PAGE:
Carmen Ventures is based in the Midwest, Columbus, Ohio to be exact. We are born and raised Buckeyes. Sure, we have done business around the country and in some cases, around the world. One thing that has not changed is that we have been raised to be conservative (this is not about politics!) – frugal, careful, blue-collar, or agricultural backgrounds. The Midwest is to a certain extent, insulated from what happens on the coasts. We are not naïve, but we are not the type to take a flyer on something we do not understand.
I bring this up because we have been speaking with many Limited Partners (LPs) and many potential LPs – institutional, investment professionals, and individuals. Some have done some non-traditional investing, angel investing, direct investing, and a few other efforts outside of stocks and bonds. Based on several of those conversations I wanted to address something.
Venture Capital investing is not gambling
I will explain why, but first a quick overview of the three types of investing we see going on around startups. Vicarious, angel, and venture.
These are the people watching from sidelines, reading headlines, imagining “what if” then sticking to a 60/40 stock/bond portfolio. They neglect to see their house as a real estate investment. Some people get adventurous and invest in second homes or rental properties. They view VC as exciting but too risky to try.
This can be gambling. Depends on the investment, your ability to move the needle, how much time you must invest and, in many cases, how much work you are willing to do. Since you have limited capital to allocate, concentration in a few investments that may be cash starved is a problem. I have seen many angels be a lifeline for entrepreneurs that cannot make the leap to scaling. So, the first check is not the last. I have seen angels sprinkle checks around and not really be able to leverage their expertise or network to help the companies. That is gambling. All that being said – you can make a killing as an angel, but it is not typical, nor does it happen often.
VC is not gambling nor is it as risky as angel investing. Let me explain. The key concept is that it is investing. Which indicates portfolio management and diversification of risk with enough concentration to generate a healthy return. VCs invest in a portfolio of companies consistent with their thesis that when considered together are designed to generate an above average return on investment. At least the professionals do. VC has many factors contributing to its de-risking:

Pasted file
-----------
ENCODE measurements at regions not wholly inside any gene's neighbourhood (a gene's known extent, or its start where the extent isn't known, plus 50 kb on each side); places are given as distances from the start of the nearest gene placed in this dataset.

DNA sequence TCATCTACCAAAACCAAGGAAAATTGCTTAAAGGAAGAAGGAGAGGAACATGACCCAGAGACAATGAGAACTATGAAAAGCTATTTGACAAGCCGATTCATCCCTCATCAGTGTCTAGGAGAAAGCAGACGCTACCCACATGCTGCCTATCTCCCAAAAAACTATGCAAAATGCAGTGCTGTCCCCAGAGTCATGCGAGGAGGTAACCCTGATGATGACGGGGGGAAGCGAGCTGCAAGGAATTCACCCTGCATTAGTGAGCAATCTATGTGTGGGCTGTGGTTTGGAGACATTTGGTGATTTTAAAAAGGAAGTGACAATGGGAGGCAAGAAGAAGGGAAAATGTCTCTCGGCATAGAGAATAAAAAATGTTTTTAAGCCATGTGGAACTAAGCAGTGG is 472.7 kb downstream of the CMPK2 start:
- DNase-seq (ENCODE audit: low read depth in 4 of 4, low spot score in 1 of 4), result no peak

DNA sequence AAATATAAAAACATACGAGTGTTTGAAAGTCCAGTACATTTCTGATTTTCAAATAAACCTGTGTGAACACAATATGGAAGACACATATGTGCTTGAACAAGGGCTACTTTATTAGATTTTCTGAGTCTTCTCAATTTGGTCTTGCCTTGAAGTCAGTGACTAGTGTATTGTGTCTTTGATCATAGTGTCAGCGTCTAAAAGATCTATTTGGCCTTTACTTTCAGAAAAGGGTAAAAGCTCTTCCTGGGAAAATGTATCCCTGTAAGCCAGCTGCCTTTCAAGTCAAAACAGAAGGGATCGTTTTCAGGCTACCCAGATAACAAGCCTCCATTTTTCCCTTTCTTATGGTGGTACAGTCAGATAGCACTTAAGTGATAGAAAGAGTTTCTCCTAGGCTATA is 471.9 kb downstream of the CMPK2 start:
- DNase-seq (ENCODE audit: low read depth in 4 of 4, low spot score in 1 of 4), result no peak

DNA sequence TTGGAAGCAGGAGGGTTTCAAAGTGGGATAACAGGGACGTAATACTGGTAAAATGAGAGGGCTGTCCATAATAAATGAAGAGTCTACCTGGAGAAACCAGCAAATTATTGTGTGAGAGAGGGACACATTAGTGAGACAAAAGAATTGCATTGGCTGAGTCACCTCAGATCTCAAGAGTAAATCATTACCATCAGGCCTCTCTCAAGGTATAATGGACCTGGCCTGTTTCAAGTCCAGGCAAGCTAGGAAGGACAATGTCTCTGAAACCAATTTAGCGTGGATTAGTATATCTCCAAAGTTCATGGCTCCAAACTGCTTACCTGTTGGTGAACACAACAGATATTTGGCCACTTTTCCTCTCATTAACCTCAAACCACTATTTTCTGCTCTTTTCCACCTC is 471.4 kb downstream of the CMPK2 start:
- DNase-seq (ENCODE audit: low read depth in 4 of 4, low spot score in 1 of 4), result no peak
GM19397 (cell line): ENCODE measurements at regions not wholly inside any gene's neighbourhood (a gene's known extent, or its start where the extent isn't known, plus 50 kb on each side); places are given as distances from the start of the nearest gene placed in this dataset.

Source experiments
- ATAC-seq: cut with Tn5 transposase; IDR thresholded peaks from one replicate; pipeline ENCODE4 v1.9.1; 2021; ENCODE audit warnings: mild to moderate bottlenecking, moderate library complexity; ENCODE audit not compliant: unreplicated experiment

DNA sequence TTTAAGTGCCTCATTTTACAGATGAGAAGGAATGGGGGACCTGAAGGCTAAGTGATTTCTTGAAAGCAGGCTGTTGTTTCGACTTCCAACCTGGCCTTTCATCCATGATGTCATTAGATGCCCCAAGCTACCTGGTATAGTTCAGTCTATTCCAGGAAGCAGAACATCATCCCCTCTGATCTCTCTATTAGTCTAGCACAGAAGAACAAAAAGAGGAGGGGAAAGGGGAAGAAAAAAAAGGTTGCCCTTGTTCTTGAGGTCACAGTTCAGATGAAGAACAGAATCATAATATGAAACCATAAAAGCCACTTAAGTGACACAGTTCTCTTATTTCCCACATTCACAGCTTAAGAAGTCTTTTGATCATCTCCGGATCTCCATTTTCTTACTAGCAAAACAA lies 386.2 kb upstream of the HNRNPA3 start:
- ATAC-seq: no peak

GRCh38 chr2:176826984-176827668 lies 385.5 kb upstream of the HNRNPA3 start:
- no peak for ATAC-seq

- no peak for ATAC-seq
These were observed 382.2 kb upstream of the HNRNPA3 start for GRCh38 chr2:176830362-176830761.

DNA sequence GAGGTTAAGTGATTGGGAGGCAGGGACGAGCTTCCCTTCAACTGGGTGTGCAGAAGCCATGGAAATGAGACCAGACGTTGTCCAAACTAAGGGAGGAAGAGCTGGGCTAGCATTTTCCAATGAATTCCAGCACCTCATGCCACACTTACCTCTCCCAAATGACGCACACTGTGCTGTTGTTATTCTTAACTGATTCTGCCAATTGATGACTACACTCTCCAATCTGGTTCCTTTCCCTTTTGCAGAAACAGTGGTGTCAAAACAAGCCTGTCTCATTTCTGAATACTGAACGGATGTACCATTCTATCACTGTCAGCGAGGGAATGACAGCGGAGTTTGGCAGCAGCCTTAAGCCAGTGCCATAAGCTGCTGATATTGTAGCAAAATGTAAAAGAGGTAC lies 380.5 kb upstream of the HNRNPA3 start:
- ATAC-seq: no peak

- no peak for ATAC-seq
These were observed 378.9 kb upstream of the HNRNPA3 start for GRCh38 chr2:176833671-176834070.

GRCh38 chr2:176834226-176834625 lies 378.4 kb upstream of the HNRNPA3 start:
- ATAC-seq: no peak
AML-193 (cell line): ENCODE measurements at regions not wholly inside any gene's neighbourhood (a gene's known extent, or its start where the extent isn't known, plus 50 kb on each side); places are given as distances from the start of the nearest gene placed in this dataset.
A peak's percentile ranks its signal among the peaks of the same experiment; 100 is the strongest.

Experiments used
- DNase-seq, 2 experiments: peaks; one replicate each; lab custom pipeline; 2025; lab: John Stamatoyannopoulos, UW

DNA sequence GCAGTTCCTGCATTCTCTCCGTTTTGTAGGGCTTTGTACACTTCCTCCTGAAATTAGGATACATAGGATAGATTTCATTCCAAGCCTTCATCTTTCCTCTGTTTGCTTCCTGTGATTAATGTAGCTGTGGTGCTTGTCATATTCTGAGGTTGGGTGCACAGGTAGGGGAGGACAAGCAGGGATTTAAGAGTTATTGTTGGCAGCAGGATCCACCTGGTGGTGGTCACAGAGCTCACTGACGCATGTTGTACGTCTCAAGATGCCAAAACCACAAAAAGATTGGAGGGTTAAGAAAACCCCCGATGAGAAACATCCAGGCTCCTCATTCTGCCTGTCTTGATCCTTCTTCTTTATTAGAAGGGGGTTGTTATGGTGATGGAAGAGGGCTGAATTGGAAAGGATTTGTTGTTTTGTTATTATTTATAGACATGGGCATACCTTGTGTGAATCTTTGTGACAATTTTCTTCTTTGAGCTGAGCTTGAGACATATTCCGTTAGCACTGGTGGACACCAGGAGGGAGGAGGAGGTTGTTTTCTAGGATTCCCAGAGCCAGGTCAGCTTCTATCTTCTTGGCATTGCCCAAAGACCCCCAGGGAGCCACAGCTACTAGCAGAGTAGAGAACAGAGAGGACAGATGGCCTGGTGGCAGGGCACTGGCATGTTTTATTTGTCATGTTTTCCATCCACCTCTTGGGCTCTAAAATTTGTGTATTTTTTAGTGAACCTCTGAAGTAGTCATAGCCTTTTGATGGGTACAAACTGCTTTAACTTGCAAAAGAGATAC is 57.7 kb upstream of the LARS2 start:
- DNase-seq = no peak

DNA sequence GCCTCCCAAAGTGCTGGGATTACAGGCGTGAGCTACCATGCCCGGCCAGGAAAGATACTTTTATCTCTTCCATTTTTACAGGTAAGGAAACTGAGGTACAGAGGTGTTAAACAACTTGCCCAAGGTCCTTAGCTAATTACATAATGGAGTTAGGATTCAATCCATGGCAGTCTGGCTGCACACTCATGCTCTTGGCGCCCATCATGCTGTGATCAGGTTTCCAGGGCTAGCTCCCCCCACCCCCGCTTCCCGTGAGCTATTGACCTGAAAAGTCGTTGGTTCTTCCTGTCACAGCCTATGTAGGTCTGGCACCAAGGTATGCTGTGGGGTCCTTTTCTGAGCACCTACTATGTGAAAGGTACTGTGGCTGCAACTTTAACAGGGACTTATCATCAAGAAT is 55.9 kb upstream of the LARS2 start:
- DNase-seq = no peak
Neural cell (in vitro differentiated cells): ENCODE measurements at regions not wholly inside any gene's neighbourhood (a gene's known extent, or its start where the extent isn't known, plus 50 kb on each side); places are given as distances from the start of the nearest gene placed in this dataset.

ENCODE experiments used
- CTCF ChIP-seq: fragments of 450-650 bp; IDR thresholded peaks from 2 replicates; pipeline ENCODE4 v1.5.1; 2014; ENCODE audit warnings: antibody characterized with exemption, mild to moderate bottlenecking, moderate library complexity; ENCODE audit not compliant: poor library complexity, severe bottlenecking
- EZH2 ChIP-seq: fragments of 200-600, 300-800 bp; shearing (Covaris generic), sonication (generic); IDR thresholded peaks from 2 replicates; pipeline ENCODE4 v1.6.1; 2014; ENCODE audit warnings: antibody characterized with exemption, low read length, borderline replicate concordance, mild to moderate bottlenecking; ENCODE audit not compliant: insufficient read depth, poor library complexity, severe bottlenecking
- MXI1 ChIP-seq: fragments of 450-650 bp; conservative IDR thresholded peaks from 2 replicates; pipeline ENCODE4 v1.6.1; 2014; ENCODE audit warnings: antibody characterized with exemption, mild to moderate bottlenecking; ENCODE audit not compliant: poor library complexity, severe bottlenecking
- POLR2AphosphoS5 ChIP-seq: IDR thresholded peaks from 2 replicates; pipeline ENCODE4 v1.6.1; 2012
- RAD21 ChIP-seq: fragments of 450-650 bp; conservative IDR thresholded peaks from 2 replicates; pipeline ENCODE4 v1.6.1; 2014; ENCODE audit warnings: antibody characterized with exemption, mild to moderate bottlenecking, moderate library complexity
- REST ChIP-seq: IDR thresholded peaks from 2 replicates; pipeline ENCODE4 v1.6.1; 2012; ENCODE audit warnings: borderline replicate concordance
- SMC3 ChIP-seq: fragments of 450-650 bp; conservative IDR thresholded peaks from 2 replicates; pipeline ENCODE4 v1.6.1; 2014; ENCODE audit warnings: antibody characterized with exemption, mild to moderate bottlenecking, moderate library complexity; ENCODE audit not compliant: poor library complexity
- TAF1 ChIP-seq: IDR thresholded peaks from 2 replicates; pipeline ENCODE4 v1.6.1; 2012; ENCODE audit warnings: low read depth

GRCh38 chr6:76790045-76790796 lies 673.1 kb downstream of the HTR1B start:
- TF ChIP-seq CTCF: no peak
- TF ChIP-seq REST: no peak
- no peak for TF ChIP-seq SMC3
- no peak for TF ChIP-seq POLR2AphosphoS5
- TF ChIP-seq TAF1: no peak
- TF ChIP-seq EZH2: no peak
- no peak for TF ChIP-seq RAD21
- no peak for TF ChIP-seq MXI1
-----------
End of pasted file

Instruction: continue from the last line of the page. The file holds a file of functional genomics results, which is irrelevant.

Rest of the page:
o Active and involved General Partners (GP), venture partners, and in Carmen’s case – LPs that want to contribute expertise/advice to help the portfolio companies succeed
o A large network from which to find expertise, customers, and talent
o High expectations
o More capital
o Not all funds are all-or-nothing investors. Many funds are still working on a thesis that does not demand unicorns but generates equal risk-adjusted returns to those that do.
Now that we have covered that, a bit of investing analysis...
We have all heard about buying low and selling high. Have a balanced portfolio of 60% stocks and 40% bonds and adjust for age. Keep a cash cushion for emergencies. Your house is a real estate investment if you own it and some people forget that. Beyond that, the picture gets hazy. Hedge funds are for the very rich and alternative investments like private equity (PE) and venture capital (VC) fall into an area that most people read or hear about but really do not understand.
If I were to ask many people what the average returns are for venture capital most would not even hazard a guess, and many would say it is either all or nothing and 90% of startup companies fail within five years. So, you could maybe come up with 10% if you are optimistic. That is not the case. The 90% of startups that fail include things that venture would never back. So it is not quite so bad. The more striking thing is the 10-year average return of venture capital is 26% and the 20-year average (so we get up and down markets included) is 15.7%. That does not seem so risky and backs the buy low (or early) and sell high axiom.
Some will claim the money is locked in the long term. Not really. There are distributions when there is an exit which means selling the stake to anyone including another investor. There is no need to wait until the company goes public or the fund winds down.
Another interesting aspect of VC is that startups are relatively immune to economic downturns. This is because startups are busy filling an unmet market need that customers want and for which they will pay. They are building a company and product/service that people want. Downturns decrease valuations and offer a great buy low for investors. When the market turns up, they will be ready to capitalize. The gyrations of the stock market and inflation do not impact them like a large company and there is a shakeout for those companies that never had a viable business model, to begin with, and were relying on the greater fool theory for raising capital. It is a symptom of cheap money sloshing around the system.
So why is it not a part of your portfolio?
The net is – VC is not that mysterious. It also does not get the “down-to-earth” exposure it deserves since there is no marketing behind it, like a traditional investment product. There is no incentive for most advisors to recommend VC unless they are independent and free from commission. It is also not out of reach for an investor that is not considered high or very-high net worth. When you consider the value of your entire portfolio, investing a bit in VC makes “conservative” sense.